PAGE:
While an insurance agent has a duty to exercise ordinary care and reasonable diligence in his or her good faith effort to provide for an insured the policy terms the insured has requested, an insured has a corollary duty to read the policy that has been given to him or her to verify that it provides the coverage requested. The failure to do so bars the insured from presenting a professional negligence claim against the agent.

(Emphasis added.)

Imposing a duty to actually read the policy would, on its own, seriously limit the efficacy of bringing suit against an insurance agent. While Johnson has no precedential effect outside of Summit County, it at least shows a potential roadmap for an agent to argue against liability.

In a case handled in our Cincinnati office, which was affirmed by the Court of Appeals, an insured obtained insurance for one parcel of real property but failed to take all necessary steps to obtain insurance for a second parcel of property. The trial court held that the insurance agent discharged the duty he owed to the plaintiffs by obtaining a quote for them, advising them what they would need to do to finalize coverage and advising them that further communication would be with the insurer itself. The court noted, among other things, the plaintiffs should have realized that something was amiss when they obtained policy documents for one parcel of real property and not the other. This should have clued them in to the fact that they had no coverage on the second parcel.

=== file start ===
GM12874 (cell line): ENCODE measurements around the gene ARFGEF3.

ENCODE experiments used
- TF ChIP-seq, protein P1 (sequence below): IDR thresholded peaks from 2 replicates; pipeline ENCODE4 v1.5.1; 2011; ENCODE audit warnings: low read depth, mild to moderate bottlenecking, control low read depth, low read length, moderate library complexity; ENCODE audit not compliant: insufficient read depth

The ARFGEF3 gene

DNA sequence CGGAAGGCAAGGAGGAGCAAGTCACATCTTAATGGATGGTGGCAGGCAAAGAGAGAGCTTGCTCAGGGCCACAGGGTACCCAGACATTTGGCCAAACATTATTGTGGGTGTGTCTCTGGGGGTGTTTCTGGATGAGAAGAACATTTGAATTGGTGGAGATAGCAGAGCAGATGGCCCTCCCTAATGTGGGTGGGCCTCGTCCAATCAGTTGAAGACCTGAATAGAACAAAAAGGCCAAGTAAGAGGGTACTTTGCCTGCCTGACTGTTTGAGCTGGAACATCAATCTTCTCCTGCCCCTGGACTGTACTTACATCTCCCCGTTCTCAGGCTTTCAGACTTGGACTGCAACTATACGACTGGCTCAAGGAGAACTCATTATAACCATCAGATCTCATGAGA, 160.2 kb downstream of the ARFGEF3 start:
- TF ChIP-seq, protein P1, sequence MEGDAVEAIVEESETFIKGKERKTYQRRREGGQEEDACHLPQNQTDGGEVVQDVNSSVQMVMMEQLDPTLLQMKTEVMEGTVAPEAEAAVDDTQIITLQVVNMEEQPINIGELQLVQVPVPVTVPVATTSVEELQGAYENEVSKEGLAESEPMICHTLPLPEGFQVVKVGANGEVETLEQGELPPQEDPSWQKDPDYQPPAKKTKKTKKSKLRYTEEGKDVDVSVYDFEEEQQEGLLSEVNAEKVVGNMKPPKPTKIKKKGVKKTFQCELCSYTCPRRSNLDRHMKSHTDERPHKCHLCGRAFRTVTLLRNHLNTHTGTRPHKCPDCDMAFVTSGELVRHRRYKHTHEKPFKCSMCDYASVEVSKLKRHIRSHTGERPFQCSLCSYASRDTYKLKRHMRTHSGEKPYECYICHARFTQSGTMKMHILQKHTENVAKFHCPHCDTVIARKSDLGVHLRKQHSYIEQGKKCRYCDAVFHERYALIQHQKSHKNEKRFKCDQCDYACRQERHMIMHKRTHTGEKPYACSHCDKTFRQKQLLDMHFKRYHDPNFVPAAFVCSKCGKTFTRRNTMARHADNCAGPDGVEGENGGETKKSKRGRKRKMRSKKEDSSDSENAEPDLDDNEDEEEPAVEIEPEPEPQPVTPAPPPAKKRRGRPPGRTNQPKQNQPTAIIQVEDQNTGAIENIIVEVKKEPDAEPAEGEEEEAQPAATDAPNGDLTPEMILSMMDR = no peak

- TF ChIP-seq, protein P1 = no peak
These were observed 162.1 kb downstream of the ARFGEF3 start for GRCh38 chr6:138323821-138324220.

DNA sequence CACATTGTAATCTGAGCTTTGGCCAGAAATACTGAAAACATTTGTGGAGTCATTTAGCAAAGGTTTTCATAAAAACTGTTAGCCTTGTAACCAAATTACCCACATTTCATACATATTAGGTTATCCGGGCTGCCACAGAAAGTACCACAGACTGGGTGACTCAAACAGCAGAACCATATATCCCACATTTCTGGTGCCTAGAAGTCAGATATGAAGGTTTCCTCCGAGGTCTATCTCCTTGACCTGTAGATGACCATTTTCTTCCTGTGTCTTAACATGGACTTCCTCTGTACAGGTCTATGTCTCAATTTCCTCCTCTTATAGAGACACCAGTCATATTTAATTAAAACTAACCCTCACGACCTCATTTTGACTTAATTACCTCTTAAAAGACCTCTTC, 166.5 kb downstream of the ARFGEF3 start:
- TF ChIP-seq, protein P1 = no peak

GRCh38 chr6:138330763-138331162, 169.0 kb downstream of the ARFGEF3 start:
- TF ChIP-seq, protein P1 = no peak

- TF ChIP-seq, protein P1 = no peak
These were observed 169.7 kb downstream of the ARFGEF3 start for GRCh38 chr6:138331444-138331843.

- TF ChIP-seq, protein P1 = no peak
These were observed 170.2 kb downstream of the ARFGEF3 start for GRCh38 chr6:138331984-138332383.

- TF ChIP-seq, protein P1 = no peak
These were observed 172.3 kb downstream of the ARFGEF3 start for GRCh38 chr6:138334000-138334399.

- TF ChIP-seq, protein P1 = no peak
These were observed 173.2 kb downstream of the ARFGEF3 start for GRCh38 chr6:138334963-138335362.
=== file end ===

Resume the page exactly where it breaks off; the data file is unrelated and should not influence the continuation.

Taken together, these cases show a trend toward requiring insureds who acquire policies through agents to actually read the documents provided and to pay attention to what they receive. They cannot simply claim they relied on their insurance agent, did not read the documents themselves and place all of the blame on the insurance agent. Of course, it is always advisable for insurance agents to keep careful records of discussions about coverage to protect against potential lawsuits. Still, if the worst happens and a lawsuit arises, Ohio courts are giving insureds less leeway to claim they did not know what was in their insurance policies, increasing the chance of a successful defense.

Keeping Sympathy Out of Trial and the Importance of Jury Charges To Set the Standard of Care 

By Lawrence B. Berg, Esquire

In Stephens v. 48 Branford Place Associates, LLC, et al., the New Jersey Appellate Division affirmed a jury verdict of no cause for action with regard to the claims asserted against the insurance broker and the agency. In reaching this decision, the court addressed the scope of information to be provided to the jury concerning the plaintiff’s loss and the terms of the jury charge that should be used to establish the agency’s duty.